The High-Speed isolator provides galvanic isolation between the USB host and device and protects the device from power shocks and avoid ground loops that can be very troublesome in audio. Our original Hifimediy USB Isolator has been very popular since it was launched in 2013, but the drawback is that it doesn’t work with all USB devices. The new High-Speed Isolator works with many more devices and provides a long awaited solution to ground loop noises for users of sound cards like Focusrite, Steinberg and many more.
The new isolator also provides more power, 400mA to the connected device, vs 200mA from the other USB isolator.
- Supports 1.1, 2.0, 3.0, 3.1 USB ports
- Supports Low (1.5Mbps), Full (12Mbps) and Hi-speed (480Mbps) mode by automatic detection
- Supports audio and other devices including high resolution 384kHz and DSD DACs, USB midi devices, USB mixers, USB microphones
- Provides 400mA to the connected USB device (or 500mA if your computer’s USB port can supply <600mA to the isolator). 400mA is sufficient for most devices.
- No driver required, no settings to configure
- Self powered, no external power needed
- Signal isolation: 3000V
- Voltage isolation: 1000V
- Size: 55x35mm + cable 10cm
What is the difference from the cheaper USB isolator?
There are two main differences:
- The new High-Speed isolator supports USB Hi-Speed 480Mbps mode, required by many audio devices.
- It can provide double the power to your device (400mA vs 200mA – or even >500mA depending on your USB port).
Do I need the High-Speed isolator, or can I use the other cheaper one?
If you have a two channel DAC that supports not more than 96kHz/24bit then the cheaper Full-Speed isolator is likely to work if the DAC doesn’t require too much power. If it has mic preamp, phantom power or is a bigger type sound card then it might to require more than 200mA power and the High-Speed isolator with its higher power capability is required.
Will the High-Speed isolator work with my audio or other USB device?
It probably will.
Does it require a driver or special setting?
No. Similar to a USB hub, the isolator is “transparent” to the computer and doesn’t require any driver or configuration in settings.
Does it support USB 3.0 and 3.1?
Yes it works with USB 3.X ports. It will max out at 480Mbps, meaning if you connect a USB3.0 hard drive you will not get transfers at 5Gbps speeds. Audio devices doesn’t need more than 480Mbps, so it will be sufficient. Most devices that require USB galvanic isolation doesn’t require 5gbps.
Does it support asynchronous USB?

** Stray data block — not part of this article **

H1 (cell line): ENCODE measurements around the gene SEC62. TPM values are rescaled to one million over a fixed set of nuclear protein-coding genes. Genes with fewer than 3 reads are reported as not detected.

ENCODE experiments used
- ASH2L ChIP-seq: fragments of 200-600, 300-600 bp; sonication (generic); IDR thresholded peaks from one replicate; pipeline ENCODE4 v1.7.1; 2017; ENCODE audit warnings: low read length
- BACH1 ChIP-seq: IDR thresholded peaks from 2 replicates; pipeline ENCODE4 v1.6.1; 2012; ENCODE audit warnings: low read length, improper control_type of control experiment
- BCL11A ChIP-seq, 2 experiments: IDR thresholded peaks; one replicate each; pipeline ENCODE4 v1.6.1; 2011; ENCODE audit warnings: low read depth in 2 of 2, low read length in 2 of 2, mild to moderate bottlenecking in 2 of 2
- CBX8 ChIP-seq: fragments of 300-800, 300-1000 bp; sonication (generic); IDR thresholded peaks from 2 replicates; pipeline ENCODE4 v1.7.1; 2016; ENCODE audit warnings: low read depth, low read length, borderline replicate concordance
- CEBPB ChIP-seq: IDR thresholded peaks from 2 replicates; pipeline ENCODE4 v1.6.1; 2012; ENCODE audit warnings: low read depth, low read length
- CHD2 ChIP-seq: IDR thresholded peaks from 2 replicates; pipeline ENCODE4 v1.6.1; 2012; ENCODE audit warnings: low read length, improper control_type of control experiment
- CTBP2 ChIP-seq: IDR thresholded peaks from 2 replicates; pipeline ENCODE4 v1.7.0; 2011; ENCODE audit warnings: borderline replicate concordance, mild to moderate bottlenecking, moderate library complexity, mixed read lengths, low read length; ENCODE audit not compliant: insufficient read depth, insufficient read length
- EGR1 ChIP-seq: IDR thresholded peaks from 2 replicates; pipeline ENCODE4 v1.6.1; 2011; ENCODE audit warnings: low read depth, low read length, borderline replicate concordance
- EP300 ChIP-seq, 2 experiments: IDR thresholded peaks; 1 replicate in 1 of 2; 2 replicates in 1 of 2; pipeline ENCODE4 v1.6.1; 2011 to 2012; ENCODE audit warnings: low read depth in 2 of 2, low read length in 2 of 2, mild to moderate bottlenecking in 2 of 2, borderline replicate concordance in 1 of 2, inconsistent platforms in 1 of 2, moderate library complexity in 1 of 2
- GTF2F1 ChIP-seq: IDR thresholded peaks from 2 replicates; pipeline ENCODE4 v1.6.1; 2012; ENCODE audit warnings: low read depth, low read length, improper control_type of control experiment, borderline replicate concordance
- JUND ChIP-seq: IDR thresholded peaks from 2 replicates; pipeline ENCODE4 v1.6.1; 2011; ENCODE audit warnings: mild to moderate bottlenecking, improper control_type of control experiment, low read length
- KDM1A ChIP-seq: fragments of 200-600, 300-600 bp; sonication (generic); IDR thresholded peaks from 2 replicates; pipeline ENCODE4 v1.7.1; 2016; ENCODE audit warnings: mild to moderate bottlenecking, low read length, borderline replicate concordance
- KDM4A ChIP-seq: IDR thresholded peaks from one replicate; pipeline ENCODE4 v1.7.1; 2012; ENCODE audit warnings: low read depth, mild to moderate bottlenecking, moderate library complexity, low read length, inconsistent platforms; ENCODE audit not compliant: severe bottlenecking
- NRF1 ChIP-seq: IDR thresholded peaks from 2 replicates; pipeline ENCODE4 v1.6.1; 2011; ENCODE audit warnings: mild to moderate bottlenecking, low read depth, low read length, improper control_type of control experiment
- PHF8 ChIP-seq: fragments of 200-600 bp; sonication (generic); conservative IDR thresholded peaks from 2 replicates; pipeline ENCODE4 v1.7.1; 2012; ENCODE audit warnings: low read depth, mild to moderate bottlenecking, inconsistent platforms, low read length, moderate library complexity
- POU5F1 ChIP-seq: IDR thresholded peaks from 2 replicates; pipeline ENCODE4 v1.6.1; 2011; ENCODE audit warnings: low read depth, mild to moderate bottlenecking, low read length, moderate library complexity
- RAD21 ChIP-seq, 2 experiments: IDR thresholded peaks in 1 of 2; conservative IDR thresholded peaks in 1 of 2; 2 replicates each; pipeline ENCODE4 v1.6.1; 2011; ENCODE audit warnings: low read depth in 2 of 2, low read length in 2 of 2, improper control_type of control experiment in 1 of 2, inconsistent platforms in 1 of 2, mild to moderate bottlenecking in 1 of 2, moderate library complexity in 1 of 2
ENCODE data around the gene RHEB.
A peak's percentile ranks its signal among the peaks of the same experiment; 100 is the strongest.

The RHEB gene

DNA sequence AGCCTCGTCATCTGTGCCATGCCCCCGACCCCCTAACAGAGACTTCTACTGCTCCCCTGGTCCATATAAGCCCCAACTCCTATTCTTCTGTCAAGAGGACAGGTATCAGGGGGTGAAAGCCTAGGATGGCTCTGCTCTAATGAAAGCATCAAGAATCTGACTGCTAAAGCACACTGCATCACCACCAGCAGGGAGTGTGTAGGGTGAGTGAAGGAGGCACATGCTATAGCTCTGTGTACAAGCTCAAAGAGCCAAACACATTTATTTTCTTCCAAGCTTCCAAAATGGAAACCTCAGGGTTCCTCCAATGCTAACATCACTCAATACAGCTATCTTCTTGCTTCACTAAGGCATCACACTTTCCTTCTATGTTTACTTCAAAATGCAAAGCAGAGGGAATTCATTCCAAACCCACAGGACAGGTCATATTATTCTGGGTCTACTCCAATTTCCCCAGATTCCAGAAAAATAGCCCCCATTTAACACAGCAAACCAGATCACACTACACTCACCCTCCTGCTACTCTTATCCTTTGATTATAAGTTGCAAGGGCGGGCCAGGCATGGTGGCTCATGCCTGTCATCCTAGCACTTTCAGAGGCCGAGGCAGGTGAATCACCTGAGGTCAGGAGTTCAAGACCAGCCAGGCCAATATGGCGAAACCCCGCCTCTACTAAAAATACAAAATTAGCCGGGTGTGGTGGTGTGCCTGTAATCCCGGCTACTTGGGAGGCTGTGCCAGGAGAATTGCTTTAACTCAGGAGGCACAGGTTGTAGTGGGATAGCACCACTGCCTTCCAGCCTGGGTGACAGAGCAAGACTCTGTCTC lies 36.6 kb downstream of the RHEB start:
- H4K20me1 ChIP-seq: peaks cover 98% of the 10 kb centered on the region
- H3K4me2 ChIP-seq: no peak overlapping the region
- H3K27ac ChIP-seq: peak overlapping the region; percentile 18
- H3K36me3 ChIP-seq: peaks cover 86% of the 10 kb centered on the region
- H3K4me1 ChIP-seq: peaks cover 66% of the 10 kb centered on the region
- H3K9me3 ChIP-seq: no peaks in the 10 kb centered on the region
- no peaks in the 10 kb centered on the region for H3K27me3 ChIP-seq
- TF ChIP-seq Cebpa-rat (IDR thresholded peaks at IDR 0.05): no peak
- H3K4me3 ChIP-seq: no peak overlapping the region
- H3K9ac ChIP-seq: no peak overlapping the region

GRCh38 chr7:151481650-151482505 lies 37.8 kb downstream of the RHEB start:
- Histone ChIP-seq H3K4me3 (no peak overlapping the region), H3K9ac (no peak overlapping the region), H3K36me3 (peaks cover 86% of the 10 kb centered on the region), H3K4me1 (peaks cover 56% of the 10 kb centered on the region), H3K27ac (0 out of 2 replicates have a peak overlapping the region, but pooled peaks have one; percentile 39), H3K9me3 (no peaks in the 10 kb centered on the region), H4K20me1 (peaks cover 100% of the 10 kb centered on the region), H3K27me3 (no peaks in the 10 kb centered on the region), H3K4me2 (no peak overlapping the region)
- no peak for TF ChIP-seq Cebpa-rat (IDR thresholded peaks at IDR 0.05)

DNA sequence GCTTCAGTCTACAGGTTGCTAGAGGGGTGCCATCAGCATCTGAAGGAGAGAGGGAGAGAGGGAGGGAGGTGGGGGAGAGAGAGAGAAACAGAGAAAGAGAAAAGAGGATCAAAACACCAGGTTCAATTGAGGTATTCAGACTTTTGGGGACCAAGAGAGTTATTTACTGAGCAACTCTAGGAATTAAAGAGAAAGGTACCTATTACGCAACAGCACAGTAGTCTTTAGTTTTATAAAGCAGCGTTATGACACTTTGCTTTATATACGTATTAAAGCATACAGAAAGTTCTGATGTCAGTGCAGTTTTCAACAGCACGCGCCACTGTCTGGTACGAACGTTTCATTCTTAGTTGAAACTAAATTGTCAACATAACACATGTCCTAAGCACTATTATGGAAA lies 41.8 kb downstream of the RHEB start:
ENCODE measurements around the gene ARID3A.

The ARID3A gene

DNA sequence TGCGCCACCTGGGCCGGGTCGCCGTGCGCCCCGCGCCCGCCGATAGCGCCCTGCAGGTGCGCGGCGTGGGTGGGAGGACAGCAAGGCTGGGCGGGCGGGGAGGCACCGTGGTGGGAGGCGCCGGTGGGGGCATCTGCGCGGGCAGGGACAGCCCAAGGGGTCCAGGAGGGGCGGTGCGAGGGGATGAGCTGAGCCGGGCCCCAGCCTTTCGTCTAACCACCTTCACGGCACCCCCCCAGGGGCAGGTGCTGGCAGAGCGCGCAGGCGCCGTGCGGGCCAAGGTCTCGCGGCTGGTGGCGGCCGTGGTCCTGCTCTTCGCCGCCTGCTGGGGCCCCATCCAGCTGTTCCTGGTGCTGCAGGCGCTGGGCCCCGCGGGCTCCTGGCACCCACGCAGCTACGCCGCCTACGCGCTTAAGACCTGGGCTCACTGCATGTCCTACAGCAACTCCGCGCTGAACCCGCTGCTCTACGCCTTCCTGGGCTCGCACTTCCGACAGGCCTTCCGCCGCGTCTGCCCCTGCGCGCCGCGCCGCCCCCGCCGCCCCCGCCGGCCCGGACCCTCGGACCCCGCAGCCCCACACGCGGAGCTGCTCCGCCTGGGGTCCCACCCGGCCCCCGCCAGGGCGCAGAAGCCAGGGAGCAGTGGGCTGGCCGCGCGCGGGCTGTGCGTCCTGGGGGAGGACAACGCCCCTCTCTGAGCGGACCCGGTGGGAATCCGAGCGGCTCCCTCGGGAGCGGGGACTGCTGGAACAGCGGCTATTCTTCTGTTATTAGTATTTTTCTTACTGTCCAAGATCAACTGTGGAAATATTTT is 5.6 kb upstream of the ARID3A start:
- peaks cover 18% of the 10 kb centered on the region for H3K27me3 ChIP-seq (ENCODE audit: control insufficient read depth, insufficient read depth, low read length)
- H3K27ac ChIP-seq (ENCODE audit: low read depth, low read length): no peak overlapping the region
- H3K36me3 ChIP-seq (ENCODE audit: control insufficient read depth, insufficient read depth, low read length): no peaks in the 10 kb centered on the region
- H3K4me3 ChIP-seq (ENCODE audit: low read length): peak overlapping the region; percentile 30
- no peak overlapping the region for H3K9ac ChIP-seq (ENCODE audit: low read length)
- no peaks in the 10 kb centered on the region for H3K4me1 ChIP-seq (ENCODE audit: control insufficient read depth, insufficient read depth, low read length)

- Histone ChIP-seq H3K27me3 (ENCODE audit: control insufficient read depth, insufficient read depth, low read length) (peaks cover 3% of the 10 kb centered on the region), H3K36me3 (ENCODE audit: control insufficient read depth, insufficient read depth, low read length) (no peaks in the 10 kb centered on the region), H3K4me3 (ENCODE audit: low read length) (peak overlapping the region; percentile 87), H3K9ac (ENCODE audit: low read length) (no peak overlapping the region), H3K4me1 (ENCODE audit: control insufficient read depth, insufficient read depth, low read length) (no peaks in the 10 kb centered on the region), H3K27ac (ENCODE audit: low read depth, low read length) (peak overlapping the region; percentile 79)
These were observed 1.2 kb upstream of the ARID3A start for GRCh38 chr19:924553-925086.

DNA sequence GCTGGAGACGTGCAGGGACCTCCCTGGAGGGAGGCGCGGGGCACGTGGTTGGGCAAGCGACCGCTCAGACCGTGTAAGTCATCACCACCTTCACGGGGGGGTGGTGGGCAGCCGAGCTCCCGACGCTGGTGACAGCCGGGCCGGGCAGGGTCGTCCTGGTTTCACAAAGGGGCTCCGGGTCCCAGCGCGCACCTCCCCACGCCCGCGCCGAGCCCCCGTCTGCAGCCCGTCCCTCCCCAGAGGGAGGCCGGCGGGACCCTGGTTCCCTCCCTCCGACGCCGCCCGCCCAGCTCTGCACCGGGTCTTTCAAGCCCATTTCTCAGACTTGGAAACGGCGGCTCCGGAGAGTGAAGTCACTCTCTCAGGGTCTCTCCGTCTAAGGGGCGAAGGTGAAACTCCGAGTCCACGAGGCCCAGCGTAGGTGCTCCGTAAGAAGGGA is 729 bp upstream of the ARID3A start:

Yes it supports all USB types, the isolator doesn’t care, it just passed on the data to your computer.
Will it improve the sound quality from my DAC?
It depends. If you are experiencing noise problems, then it will probably remove or reduce those if they are caused by a ground loop. The noise could also be caused by other factors, like the microphone or preamp itself (some gear are noisy!), the isolator will not help with that. It can also clear up the sound from ground issues that is not so apparent, creating a clearer background in the audio. If your computer has a good quality USB DC supply then the isolator might not further improve the sound quality. You’re welcome to give it a try and send it back for a full refund if it doesn’t help with your unique situation. You can also contact us if in doubt.
Will it fix the noise I’m getting from my sound card/microphone/midi keyboard/other device?
It will fix noises that are caused by ground loops, often presented as whining, buzz or loud shh noises. As long as the problem is not caused by the microphones/preamps itself (some microphones are noisy!) then it’s very likely to fix the problem. You’re welcome to give it a try and send it back for a full refund if it doesn’t help with your unique situation.
If the connected device does not power up after sleep, or after reboot, or after standby (Windows)
Check and disable the USB port’s power saving.
1. Windows device manager > Universal serial bus controller > (the USB controller for the port you use) > right click and chose “properties” > “power management” tab > uncheck “authorize computer to turn of this device to save power
2. Also check and disable: Control panel > System > Power Options > Change plan settings > Change advanced power settings > USB settings > USB selective suspend settings
If the connected device doesn’t power up
Try both to connect the device to the isolator before connecting it to the computer, and the other way